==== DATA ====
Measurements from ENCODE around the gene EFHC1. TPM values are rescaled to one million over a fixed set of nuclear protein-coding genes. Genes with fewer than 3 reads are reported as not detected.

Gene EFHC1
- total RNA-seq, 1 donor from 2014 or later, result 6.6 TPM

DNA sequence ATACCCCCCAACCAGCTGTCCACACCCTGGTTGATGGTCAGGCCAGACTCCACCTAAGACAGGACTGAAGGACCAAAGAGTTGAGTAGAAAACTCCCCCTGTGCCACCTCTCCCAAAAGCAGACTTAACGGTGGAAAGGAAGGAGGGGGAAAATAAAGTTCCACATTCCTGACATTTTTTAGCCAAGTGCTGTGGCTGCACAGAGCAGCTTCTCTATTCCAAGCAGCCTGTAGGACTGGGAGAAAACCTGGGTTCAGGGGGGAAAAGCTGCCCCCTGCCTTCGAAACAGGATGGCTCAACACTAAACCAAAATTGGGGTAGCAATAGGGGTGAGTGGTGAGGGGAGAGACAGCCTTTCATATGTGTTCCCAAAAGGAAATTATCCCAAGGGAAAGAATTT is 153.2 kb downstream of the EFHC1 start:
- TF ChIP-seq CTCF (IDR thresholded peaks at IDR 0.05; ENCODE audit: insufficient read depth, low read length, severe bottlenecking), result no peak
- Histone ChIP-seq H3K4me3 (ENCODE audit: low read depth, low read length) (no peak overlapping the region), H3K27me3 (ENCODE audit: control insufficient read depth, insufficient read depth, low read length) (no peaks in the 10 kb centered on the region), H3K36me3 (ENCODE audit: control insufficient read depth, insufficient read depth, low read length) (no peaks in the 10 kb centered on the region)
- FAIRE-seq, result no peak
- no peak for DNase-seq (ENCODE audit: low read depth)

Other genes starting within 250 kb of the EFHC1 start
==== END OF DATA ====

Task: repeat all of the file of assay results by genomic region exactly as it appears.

Measurements from ENCODE around the gene EFHC1. TPM values are rescaled to one million over a fixed set of nuclear protein-coding genes. Genes with fewer than 3 reads are reported as not detected.

Gene EFHC1
- total RNA-seq, 1 donor from 2014 or later, result 6.6 TPM

DNA sequence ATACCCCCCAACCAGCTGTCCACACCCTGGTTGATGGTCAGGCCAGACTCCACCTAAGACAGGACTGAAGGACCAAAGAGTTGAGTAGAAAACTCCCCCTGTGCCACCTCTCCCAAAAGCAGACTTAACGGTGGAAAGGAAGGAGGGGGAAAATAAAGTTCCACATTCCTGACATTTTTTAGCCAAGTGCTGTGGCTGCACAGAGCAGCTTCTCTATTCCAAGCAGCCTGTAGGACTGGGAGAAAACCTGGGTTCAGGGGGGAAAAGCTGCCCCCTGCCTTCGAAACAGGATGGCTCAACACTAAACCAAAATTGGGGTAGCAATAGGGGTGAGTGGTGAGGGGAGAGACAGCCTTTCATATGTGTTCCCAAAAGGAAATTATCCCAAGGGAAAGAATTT is 153.2 kb downstream of the EFHC1 start:
- TF ChIP-seq CTCF (IDR thresholded peaks at IDR 0.05; ENCODE audit: insufficient read depth, low read length, severe bottlenecking), result no peak
- Histone ChIP-seq H3K4me3 (ENCODE audit: low read depth, low read length) (no peak overlapping the region), H3K27me3 (ENCODE audit: control insufficient read depth, insufficient read depth, low read length) (no peaks in the 10 kb centered on the region), H3K36me3 (ENCODE audit: control insufficient read depth, insufficient read depth, low read length) (no peaks in the 10 kb centered on the region)
- FAIRE-seq, result no peak
- no peak for DNase-seq (ENCODE audit: low read depth)

Other genes starting within 250 kb of the EFHC1 start